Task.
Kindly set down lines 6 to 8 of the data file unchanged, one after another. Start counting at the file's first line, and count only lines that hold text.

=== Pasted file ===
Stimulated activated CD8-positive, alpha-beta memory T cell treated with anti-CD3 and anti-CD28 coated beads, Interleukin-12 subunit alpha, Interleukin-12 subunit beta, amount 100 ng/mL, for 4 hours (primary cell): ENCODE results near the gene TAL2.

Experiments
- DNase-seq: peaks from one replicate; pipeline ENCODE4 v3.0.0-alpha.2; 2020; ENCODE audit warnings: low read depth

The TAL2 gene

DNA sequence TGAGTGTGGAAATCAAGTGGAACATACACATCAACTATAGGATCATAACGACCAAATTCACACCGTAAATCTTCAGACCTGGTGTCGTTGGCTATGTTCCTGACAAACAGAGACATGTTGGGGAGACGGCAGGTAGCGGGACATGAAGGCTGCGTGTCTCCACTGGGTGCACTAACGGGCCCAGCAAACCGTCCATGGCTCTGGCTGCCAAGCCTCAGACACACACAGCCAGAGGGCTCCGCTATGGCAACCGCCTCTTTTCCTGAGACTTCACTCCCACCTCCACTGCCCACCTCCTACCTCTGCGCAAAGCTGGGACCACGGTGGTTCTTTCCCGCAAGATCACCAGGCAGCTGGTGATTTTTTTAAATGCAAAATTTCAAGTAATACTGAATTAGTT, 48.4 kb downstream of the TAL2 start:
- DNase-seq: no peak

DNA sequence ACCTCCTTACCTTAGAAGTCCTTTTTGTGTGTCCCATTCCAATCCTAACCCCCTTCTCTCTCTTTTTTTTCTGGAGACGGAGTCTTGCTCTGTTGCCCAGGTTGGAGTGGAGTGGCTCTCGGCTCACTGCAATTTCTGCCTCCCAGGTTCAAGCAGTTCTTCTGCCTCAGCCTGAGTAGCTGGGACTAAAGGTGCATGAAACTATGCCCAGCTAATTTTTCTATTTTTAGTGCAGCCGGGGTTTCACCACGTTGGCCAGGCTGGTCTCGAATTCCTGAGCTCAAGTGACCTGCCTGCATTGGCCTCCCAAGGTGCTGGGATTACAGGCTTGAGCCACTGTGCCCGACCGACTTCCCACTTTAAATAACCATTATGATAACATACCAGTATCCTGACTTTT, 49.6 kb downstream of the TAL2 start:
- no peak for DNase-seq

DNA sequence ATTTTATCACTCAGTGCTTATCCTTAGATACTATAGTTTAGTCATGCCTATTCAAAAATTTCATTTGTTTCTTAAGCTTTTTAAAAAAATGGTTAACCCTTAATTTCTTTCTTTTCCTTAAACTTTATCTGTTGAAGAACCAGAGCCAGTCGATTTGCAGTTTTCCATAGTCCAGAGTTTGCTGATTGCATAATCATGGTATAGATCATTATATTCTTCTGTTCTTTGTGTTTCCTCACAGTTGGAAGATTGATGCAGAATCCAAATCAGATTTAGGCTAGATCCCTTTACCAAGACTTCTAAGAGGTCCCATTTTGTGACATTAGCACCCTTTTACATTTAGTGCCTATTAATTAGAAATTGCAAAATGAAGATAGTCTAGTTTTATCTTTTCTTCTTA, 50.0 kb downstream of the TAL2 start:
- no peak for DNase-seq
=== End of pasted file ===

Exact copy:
- DNase-seq: no peak

DNA sequence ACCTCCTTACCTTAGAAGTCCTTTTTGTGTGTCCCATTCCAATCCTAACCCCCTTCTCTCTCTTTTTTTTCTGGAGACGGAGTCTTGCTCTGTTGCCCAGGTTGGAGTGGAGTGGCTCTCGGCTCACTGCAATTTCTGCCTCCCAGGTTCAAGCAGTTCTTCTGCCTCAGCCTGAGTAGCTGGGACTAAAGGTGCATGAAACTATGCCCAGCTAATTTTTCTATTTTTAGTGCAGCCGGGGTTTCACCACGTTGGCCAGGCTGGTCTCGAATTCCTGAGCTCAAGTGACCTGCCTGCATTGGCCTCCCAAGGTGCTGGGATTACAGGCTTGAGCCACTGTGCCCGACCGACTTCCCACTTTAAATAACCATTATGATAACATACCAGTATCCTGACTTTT, 49.6 kb downstream of the TAL2 start:
- no peak for DNase-seq